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The following commentary comes from an independent investor or market observer as part of TheStreet's guest contributor program, which is separate from the company's news coverage.
NEW YORK (
TheStreet) -- President Obama is initiating an "Insourcing American Jobs" dialogue with top business leaders. The latter are always looking for tax breaks and special benefits, and this could quickly degenerate into pleas for special treatment, whereas creating the best overall environment for all private investment would best foster growth and jobs.
Huge losses in Washington's equity stake in
GM(GM) illustrate government-financed jobs are too expensive. Fiascos like
Solyndra and other ill-fated energy projects prove yet again businesses, not bureaucrats, have the fine grain information and financial acumen to make the right bets -- investments that create new products, advance established industries and multiply jobs, not merely pay politicians' debts to campaign supporters.
President Barack Obama
Globalization makes abundant U.S. technology, energy and capital, if correctly deployed, much more valuable. China and Germany -- so often cited for their effective manufacturing and technology strategies -- ensure their businesses compete in an advantaged environment. The policy-making challenge to Washington is defined by the necessity of leveling the playing field for U.S. businesses.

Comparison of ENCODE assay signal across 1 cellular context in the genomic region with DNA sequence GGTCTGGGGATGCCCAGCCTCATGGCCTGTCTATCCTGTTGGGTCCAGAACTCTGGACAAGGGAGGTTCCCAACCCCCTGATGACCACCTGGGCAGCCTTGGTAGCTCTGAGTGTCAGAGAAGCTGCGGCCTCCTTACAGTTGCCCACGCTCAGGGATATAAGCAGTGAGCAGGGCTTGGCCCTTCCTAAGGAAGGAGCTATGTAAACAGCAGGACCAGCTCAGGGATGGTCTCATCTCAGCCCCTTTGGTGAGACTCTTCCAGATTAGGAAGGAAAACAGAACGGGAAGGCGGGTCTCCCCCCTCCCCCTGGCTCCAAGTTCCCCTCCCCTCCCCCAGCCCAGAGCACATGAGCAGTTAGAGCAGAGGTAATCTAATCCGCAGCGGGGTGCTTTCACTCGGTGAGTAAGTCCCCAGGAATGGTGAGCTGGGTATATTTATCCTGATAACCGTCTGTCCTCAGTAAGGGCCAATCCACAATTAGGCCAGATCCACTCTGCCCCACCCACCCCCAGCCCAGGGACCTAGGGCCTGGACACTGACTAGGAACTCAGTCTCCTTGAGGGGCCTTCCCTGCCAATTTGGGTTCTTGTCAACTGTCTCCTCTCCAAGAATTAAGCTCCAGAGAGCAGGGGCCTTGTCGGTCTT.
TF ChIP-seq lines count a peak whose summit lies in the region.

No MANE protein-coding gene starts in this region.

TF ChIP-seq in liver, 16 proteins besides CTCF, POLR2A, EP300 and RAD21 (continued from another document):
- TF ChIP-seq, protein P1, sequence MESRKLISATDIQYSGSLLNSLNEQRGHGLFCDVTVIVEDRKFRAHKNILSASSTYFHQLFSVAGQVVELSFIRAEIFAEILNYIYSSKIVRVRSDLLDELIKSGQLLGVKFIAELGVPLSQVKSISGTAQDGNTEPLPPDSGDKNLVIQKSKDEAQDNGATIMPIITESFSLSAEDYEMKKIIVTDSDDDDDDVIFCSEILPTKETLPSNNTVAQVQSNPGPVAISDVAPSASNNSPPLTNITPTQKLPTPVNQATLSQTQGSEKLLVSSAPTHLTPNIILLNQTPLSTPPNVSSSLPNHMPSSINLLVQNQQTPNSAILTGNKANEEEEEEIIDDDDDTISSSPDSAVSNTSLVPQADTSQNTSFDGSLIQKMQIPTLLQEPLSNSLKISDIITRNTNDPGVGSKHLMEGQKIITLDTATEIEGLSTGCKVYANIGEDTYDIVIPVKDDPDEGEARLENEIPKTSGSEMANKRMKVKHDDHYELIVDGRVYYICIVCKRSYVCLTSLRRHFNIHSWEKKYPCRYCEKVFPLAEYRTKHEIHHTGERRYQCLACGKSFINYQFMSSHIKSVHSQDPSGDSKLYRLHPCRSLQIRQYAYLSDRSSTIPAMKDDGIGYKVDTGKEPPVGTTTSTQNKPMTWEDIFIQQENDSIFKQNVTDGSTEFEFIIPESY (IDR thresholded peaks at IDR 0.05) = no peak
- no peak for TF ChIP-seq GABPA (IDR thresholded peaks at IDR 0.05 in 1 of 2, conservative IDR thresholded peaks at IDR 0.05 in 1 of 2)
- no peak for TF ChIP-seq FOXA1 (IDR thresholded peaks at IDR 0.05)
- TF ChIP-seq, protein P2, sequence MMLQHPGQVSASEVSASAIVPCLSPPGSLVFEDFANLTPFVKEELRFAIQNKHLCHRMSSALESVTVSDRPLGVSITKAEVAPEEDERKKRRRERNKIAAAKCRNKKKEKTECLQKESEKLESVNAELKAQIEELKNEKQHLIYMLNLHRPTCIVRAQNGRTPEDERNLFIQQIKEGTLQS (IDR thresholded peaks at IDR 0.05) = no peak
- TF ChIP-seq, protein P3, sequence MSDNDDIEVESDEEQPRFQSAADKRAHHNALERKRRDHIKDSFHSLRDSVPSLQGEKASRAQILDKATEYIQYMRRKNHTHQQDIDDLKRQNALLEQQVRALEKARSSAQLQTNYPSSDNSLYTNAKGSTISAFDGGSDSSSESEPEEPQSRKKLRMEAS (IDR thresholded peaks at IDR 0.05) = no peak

Washington must ensure U.S.-based innovation and production has the same market access in Asia and the eurozone foreign businesses now enjoy in U.S. markets, and American firms are not disadvantaged by undervalued yuan or euro. As things currently stand, the math for locating manufacturing -- be it textiles or turbines, auto parts or automation equipment -- tilts heavily in favor of Chinese and German locations.
Both the Bush and Obama administrations have relied too much on endless and unproductive diplomacy and commissions, and have failed to take the concrete actions advocated by the likely GOP nominee, Mitt Romney, this author and other economists. The president's "Insourcing American Jobs" forum and his new Trade Enforcement Task Force are just more talk and study without the muscle of the U.S. government action to rebalance a tilted playing field.
Federal support for R&D is generous and essential, but too often, government-assisted research results in patents worked abroad -- consider how little
Microsoft technology results in U.S.-based manufacturing. Federal policy should require that patents accomplished with federal support be worked in the U.S. to be honored by the courts. Otherwise competing firms should be permitted to manufacture those products here.